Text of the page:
School Holidays. How Do We All Do It?

Ceri-Ann Brown by Ceri-Ann Brown Additional Needs

Ceri-Ann Brown

Ceri-Ann Brown

My name is Ceri-Ann Brown and I live in Stockport, Manchester. I live with the love of my life Phil, my amazing daughter (Amy-Rose) and my giant gu...

I’d love to know how everyone else goes about their holidays and what they get up to with the extra time.

Don’t get me wrong - I love that we get more time to spend together, and I also love not having to get up early enough to be fully ready and packed for school by 07:45 each day.

But wow it's hard!!

I have found myself several times recently, telling people that I wish I could clone myself!

My poor mum broke her knee over the weekend, it was actually quite gory and very worrying. Like any grown-up daughter, I immediately wanted to be there. I want to be there now.

Helping make meals, helping with chores, generally keeping her company whilst she's relatively immobile. But it hasn't been as easy as I'd expect.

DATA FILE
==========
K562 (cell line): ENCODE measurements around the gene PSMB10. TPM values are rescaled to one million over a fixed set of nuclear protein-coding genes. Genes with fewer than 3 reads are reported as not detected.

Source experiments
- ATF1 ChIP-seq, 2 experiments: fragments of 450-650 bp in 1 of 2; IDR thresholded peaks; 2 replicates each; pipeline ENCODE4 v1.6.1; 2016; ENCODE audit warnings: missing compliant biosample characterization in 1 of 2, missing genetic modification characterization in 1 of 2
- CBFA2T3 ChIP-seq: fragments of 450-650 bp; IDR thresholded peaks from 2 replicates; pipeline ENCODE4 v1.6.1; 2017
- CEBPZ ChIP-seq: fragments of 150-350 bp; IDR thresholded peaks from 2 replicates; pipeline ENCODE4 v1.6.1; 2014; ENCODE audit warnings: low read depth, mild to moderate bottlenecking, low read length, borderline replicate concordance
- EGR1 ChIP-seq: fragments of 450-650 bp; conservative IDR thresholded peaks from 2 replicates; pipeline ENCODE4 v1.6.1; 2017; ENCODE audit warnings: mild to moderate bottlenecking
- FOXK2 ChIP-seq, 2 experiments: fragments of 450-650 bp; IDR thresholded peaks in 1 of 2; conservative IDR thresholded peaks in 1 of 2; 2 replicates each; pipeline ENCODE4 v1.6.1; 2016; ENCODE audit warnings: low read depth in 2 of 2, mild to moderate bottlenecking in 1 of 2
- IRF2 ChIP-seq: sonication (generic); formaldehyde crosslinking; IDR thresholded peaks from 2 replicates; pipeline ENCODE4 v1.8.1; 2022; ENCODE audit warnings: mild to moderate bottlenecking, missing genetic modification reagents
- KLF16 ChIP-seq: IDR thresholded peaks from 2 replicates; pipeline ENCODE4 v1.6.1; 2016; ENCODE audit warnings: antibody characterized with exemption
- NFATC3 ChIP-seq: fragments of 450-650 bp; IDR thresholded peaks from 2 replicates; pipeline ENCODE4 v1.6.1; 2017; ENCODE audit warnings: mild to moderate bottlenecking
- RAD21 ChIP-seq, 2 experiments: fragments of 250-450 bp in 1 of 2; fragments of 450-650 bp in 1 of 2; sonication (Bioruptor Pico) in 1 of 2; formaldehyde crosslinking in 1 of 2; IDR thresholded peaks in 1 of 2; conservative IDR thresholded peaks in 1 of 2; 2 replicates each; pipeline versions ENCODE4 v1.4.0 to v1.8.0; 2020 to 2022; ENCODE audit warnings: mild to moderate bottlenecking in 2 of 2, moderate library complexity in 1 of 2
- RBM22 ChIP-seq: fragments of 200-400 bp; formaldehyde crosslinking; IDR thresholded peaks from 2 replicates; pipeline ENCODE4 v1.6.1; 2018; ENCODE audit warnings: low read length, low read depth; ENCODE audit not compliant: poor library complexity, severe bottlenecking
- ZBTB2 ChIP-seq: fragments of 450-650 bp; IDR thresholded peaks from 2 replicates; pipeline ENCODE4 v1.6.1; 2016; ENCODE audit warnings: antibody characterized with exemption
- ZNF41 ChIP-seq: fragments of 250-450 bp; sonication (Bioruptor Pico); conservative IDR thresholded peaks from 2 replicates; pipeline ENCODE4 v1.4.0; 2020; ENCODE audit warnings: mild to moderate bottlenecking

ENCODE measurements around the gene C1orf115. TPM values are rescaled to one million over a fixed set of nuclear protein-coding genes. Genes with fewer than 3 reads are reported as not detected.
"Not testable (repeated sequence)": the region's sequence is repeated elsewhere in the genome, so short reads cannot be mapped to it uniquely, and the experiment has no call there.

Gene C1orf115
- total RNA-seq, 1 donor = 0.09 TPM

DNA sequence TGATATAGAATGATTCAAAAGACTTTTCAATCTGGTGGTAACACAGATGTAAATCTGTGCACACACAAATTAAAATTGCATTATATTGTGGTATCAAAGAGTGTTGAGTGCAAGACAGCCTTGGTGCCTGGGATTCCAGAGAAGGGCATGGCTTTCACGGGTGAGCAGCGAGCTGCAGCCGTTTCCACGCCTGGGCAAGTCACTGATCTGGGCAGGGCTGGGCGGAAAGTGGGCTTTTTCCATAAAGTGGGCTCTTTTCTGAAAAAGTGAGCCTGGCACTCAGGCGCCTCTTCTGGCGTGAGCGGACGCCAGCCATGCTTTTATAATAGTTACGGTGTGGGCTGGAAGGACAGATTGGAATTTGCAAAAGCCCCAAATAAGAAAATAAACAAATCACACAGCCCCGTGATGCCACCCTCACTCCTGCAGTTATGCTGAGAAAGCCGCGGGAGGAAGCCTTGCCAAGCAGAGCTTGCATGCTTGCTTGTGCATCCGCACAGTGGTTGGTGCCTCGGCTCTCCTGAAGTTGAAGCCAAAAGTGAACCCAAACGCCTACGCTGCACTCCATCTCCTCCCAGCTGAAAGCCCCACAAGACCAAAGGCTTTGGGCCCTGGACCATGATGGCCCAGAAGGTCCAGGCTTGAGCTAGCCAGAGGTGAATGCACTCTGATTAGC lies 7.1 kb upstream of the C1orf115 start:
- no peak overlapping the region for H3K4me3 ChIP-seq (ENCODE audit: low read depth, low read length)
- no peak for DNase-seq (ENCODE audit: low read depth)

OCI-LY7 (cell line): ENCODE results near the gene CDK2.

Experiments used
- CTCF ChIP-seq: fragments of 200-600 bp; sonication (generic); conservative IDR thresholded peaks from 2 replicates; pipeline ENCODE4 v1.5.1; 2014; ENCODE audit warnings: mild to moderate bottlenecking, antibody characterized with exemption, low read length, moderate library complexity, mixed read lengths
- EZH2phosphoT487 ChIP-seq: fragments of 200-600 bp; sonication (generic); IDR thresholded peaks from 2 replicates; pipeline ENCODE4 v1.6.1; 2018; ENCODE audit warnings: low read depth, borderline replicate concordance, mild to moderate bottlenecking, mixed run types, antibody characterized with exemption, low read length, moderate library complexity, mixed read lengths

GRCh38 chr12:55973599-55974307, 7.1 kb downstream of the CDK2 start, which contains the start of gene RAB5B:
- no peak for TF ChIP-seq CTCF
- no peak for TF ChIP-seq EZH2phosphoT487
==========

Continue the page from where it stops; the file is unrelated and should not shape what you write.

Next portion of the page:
I rearranged our orthotics appointment for the second time, had to cancel a medicine trial that required us to be in the hospital, and generally abandoned all jobs.

I don't care about missing those things, the important thing is that my mum is okay.

But it makes me sad that because my child has such complex needs and such a busy life that I can't always just drop everything.

It's not the mum breaking her knee thing though, I mean about any unexpected thing that happens in life.

I feel that I can't afford to get ill ever. I feel like when it's school holidays you somehow have to double your capacity to get things done.

When trying to help, people say things like "well, jobs can wait"

But actually, a lot of our jobs as SN parents can't wait.

I can't just not change dirty bedding (daily job), I can't not clean syringes and draw medicines, I can't not spend my time placing orders for feeding supplies, booking appointments for wheelchair adjustments, booking shower chair services, planning for our next check up at a far away hospital, filling out forms for grants we need and so on. You get the gist.

It's full on. All of the time. It is unrelenting.

I do it because I have to. And because I care. But do I think my work load is too much for one person?


The holidays for us generally start out quite well. I throw myself into it full pelt, determined that we make lots of great memories and that I keep her busy.